Intersecting Perspectives

Grammy Award–winning musician and DJ Moby returns to Palm Springs to share his love for architecture

Arianna Menon Modernism 0 Comments

Moby will speak on the “strange history of modern architecture of Southern California" during an April 19 appearance at the Palm Springs Art Museum’s Annenberg Theater.


Moby is no stranger to the desert and its midcentury offerings. He performed at the Coachella Music and Arts Festival a few times — even headlining the first edition in 1999 — and visited Modernism Week in 2013. While Moby might be best known for infectious DJ sets and his blend of electronica, trip pop, and rock that has sold millions of albums, he’s equally well-versed and respected in architecture and design. A prolific photographer, he documents Los Angeles’ diverse architecture in his blog.

He will visit the Palm Springs Art Museum’s Annenberg Theater on April 19 to talk about the “strange history of modern architecture of Southern California.” The special event, called “Intersections: A Conversation With Moby,” will also include a Q&A, moderated by esteemed designer and author Brad Dunning.

Palm Springs Life caught up with Moby before his lecture to find out more.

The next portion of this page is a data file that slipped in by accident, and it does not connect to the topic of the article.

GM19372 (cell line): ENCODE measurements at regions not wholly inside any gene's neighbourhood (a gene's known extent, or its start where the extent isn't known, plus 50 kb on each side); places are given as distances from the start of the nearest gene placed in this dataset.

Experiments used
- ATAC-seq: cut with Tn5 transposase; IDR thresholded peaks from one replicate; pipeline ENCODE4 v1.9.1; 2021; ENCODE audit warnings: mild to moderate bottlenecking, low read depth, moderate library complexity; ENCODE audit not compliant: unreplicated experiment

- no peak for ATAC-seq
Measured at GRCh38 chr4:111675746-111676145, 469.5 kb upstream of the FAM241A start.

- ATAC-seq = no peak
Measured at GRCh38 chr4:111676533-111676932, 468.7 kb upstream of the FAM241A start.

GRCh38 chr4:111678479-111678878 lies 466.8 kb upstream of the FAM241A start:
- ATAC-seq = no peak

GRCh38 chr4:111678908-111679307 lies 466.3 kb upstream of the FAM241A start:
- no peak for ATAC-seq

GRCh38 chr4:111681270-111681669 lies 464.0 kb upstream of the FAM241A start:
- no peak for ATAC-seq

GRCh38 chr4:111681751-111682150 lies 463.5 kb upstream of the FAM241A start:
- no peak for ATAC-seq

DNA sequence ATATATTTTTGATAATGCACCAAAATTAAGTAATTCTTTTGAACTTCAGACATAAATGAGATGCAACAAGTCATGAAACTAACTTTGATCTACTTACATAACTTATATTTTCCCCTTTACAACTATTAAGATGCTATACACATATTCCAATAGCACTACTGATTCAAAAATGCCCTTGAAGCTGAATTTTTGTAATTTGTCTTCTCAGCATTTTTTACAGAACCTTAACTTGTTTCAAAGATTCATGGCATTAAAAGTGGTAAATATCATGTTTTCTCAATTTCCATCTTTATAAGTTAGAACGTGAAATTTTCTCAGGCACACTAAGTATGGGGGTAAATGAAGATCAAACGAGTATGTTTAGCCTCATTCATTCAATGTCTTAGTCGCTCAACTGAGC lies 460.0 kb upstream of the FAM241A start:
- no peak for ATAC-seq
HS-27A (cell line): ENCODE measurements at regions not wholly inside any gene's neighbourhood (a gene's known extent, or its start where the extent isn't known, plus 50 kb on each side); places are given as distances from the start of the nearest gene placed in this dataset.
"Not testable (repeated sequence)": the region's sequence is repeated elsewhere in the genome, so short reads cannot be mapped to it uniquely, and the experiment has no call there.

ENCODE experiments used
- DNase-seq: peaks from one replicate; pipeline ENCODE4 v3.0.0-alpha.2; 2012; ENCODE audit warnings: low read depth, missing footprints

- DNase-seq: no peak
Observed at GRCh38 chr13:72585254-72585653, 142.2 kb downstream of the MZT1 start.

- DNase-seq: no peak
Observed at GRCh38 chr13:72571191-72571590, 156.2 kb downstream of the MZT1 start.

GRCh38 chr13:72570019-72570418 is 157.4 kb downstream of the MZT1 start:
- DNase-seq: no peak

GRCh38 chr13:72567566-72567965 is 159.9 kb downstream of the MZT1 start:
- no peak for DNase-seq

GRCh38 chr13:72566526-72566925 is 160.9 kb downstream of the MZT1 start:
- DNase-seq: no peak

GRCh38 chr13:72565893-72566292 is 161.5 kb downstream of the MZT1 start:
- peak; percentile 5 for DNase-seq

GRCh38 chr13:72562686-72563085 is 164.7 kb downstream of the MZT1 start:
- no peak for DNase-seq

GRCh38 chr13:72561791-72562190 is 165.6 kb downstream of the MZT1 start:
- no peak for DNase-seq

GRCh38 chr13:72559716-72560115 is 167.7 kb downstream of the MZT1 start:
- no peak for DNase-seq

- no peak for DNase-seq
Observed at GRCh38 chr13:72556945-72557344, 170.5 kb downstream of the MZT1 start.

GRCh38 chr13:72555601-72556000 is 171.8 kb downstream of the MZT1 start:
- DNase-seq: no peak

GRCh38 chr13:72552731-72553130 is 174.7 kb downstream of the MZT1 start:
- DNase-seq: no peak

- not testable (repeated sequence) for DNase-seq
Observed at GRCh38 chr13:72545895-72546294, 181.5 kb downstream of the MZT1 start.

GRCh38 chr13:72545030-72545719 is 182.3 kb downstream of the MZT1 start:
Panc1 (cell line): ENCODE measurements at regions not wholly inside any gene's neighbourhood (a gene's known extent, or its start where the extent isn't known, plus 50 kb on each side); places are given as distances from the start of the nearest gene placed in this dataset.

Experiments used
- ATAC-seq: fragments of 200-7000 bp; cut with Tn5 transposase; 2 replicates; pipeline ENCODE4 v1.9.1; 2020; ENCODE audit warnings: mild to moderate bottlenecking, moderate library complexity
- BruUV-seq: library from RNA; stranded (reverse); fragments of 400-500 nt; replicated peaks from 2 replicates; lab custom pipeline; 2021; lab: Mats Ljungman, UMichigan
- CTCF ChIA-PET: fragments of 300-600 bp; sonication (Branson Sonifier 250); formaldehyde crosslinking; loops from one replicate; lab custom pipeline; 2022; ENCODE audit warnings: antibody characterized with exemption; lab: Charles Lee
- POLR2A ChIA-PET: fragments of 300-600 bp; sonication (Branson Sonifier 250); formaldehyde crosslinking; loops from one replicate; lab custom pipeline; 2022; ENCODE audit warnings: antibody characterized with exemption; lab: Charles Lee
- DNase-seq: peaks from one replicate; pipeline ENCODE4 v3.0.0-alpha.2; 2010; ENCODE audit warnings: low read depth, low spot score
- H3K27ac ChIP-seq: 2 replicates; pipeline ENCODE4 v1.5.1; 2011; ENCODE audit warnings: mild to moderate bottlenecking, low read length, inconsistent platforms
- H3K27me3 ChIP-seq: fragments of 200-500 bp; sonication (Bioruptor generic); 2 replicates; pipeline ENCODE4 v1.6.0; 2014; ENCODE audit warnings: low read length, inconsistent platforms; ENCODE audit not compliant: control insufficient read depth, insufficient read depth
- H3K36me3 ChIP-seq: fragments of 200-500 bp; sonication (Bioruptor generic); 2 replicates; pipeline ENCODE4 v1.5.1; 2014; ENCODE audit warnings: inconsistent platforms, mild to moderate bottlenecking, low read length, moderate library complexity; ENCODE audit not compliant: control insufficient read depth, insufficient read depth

Your blog features stunning pictures of home and building designs. What is your favorite architectural style?
"It’s hard to have a favorite. For example, there are beautiful examples of modernist architecture and there are terrible examples of modernist architecture; there are beautiful examples of traditional Georgian architecture and there are terrible examples of traditional Georgian architecture. I think it almost comes down to the individual building, the individual architect, and even the context and the location, because I think this is one area where a lot of people make mistakes: They design a beautiful building that absolutely makes no sense for the site where it’s being erected."

Your previous 1920s Hollywood Hills home had a guesthouse designed and built by John Lautner in the 1960s. Is he a favorite architect of yours?
"John Lautner is certainly my favorite California architect just because he was so eclectic and so playful. My favorite architect of all time is Eero Saarinen. He designed the TWA terminal at JFK (airport) and the St. Louis Arch. Those are probably his two best-known [works]. Probably my favorite living architect is Tadao Ando."

Is there something about Ando’s design that you particularly appreciate?
"With Tadao Ando, a lot of his work is an extension the Brutalist movement. He takes very traditionally industrial or aggressive materials and uses them in incredibly poetic ways. It’s similar to Louis Kahn’s Salk Institute; the ethos of Brutalism is using these incredibly harsh materials but creating this wonderful elegance and poetry out of it."

What’s the architectural style of your current home?
"The house that I’m in now is very simple. It was built in the ’20s. I guess it would be … I wouldn’t even know how to describe it. It’s quite a traditional home, but it was renovated and opened up. A lot of older homes, for whatever reason, didn’t let in a lot of light. This house was renovated, so there are huge windows letting in the beautiful Southern California light. The main thing that I like about my house is that it’s 10 feet from Griffith Park, so I walk out my front door and I’m basically in the park."